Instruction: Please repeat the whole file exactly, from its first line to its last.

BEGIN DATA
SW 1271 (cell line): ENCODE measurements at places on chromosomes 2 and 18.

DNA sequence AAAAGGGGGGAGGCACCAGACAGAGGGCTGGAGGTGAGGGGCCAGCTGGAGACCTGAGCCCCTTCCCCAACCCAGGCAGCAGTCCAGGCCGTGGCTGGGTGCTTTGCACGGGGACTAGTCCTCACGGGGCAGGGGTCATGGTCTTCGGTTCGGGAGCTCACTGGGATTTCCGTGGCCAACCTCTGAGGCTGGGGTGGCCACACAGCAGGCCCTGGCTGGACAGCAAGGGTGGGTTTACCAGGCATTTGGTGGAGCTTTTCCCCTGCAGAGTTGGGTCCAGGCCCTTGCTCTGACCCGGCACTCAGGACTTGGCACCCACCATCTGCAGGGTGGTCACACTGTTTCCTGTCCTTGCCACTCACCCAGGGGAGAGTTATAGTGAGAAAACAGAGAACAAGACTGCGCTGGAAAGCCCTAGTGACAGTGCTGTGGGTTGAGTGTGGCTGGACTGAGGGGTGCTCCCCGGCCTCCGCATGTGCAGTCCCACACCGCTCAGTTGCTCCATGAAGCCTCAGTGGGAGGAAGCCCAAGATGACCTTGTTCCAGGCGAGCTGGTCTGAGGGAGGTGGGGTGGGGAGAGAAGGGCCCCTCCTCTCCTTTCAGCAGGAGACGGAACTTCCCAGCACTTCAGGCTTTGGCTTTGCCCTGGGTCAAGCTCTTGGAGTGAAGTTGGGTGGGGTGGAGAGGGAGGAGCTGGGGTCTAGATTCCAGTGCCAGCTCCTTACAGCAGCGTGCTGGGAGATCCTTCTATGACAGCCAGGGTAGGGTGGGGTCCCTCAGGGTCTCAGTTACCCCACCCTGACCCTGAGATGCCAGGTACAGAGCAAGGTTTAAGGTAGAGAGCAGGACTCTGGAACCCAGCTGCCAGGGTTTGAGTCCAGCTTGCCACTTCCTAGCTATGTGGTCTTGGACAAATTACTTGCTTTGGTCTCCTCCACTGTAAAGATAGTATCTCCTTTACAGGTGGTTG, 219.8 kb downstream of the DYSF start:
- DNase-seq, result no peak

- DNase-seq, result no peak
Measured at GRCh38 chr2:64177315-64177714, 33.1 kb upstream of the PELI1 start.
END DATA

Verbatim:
SW 1271 (cell line): ENCODE measurements at places on chromosomes 2 and 18.

DNA sequence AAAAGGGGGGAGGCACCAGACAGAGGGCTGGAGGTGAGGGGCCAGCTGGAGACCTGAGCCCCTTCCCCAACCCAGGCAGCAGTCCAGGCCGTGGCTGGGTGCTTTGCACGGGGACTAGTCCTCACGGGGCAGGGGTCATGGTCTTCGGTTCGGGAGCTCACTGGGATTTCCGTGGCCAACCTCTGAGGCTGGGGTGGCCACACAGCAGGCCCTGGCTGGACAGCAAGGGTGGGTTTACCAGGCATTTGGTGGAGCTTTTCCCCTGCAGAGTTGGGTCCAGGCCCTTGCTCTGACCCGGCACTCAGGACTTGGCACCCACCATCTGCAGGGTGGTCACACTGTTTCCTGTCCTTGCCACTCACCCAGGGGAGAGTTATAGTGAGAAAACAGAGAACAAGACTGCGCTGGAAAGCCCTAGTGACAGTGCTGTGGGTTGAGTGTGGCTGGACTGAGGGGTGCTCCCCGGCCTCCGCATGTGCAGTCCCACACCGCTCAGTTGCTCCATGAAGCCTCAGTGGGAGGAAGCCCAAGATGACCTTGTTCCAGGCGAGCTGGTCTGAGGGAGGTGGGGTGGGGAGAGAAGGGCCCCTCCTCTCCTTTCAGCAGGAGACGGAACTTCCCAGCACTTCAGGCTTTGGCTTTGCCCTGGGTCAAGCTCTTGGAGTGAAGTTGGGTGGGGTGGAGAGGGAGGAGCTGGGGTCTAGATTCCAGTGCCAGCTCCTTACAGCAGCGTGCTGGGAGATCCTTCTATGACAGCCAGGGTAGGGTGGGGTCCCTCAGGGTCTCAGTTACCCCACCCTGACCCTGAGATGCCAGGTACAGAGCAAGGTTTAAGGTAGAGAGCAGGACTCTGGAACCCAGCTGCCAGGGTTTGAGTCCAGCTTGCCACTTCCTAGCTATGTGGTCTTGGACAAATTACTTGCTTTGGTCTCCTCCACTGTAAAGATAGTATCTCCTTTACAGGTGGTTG, 219.8 kb downstream of the DYSF start:
- DNase-seq, result no peak

- DNase-seq, result no peak
Measured at GRCh38 chr2:64177315-64177714, 33.1 kb upstream of the PELI1 start.